Taking all reasonable steps – The REIQ finance clause

James Harding
June 23, 2015 4:52 pm

There are many misconceptions amongst Buyers, Sellers and Agents about the circumstances that allow a Buyer to terminate a standard REIQ residential Contract under the finance clause. One of the most common is the finance clause operating as a ‘get out of jail free card’ in the event the Buyer gets cold feet or finds a better deal elsewhere. Most Agents would agree that this happens daily. So why do Sellers ‘accept’ fishy finance terminations? Is it less hassle to move on? Or is it that the right advice simply isn’t reaching the Seller’s ears?

The clause reads as follows:


Here is a practical scenario which is all too common. A Buyer signs a Contract subject to finance and indicates to the Sellers agent that finance ‘will be no problem’. The Buyer conducted their building and pest inspection which raises many minor issues which together would not be reasonable to terminate on. A few days later the Buyer terminates on finance. I guess it’s back to square one for the Seller, but wait! The Buyer must take all reasonable steps to obtain approval. What does this mean? Generally speaking the Buyer must at the very least, take steps to make an application for finance.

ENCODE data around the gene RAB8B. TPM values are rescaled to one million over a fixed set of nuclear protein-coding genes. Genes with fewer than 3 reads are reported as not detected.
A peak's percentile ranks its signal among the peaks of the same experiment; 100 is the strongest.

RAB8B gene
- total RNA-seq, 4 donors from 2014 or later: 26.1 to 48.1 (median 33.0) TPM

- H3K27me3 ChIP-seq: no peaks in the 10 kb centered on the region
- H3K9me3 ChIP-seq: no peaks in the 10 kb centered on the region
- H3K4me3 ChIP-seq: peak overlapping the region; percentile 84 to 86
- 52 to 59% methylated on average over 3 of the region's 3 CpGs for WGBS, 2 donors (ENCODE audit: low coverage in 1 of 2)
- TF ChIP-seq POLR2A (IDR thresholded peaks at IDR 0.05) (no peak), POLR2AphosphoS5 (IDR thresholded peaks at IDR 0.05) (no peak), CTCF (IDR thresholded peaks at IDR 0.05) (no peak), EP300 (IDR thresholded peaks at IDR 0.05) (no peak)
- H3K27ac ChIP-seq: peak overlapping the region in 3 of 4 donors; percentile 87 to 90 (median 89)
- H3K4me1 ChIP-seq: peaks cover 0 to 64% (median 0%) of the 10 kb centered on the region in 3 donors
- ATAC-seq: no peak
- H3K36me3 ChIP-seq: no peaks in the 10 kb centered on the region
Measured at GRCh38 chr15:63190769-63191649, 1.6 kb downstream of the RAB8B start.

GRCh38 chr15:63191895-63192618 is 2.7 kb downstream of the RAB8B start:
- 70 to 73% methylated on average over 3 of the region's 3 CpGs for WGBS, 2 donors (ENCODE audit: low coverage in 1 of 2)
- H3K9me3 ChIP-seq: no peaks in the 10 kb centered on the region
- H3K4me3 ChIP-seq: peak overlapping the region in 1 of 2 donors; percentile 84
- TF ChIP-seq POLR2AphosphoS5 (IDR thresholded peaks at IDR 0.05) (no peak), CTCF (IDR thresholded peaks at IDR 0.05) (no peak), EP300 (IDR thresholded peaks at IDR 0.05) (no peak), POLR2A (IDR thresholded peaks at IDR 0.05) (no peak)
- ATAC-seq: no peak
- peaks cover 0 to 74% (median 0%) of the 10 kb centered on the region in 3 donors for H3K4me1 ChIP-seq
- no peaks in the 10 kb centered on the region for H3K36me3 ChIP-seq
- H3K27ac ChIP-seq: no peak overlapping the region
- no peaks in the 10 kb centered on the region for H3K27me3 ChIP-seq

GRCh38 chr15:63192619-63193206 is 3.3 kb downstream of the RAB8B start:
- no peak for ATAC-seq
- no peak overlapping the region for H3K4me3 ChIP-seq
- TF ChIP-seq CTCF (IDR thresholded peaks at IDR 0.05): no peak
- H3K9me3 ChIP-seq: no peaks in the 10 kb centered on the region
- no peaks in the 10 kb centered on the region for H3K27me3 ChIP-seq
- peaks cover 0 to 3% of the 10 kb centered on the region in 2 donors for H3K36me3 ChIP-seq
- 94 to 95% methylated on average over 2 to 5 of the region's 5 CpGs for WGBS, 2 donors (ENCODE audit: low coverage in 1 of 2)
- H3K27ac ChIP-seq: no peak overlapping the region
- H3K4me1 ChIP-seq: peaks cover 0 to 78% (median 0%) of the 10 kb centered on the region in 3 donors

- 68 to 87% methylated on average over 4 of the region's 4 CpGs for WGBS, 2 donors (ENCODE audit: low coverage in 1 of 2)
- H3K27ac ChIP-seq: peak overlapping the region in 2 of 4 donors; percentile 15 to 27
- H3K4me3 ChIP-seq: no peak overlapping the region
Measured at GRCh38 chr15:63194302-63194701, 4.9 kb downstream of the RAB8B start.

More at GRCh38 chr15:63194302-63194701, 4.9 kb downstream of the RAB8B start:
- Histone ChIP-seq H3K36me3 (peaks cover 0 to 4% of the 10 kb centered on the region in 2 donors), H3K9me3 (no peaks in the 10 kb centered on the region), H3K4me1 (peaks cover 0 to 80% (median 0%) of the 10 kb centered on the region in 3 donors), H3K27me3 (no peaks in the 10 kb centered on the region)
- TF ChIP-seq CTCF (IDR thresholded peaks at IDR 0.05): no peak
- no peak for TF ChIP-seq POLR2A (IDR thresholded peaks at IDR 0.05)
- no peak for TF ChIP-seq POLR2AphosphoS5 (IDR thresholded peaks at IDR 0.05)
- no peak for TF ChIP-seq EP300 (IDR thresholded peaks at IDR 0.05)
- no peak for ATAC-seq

In 2013 and close to home, the District Court of Queensland considered a case where a Buyer purchased a unit in Port Douglas subject to finance. The clause provided a finance amount of $400k and the financier was to be ING. Although the Buyer had a pre-approval with ING prior to signing the Contract, ING required a new application be submitted. Given a looming finance date, the Buyer was advised that in order to have finance in time, they should make an application to The Rock Building Society. This application was declined and the Buyer terminated by giving notice that they could not obtain finance approval. The Court found that because the Buyer had not even attempted making an application to ING, they did not take all reasonable steps to obtain approval and ‘did not instigate the process required of her. The deposit was forfeited.

The implication is that in instances where the Buyer terminates on finance and the Seller suspects that they have not made all reasonable steps, proof should be sought by the Seller through their Solicitor by way of a letter from their bank.

Of course, whether or not the Seller tries to hold the Buyer to the deposit must take into account a number of factors such as the deposit amount, the legal costs of dispute and the time factor of how long it may take to find another Buyer. If the Seller has another Buyer lined up, perhaps it is commercially better to move forward.

But what if the Buyer terminates on the basis that they have obtained finance approval, but not on terms satisfactory to them? Just one of many subjective conundrums we face every day.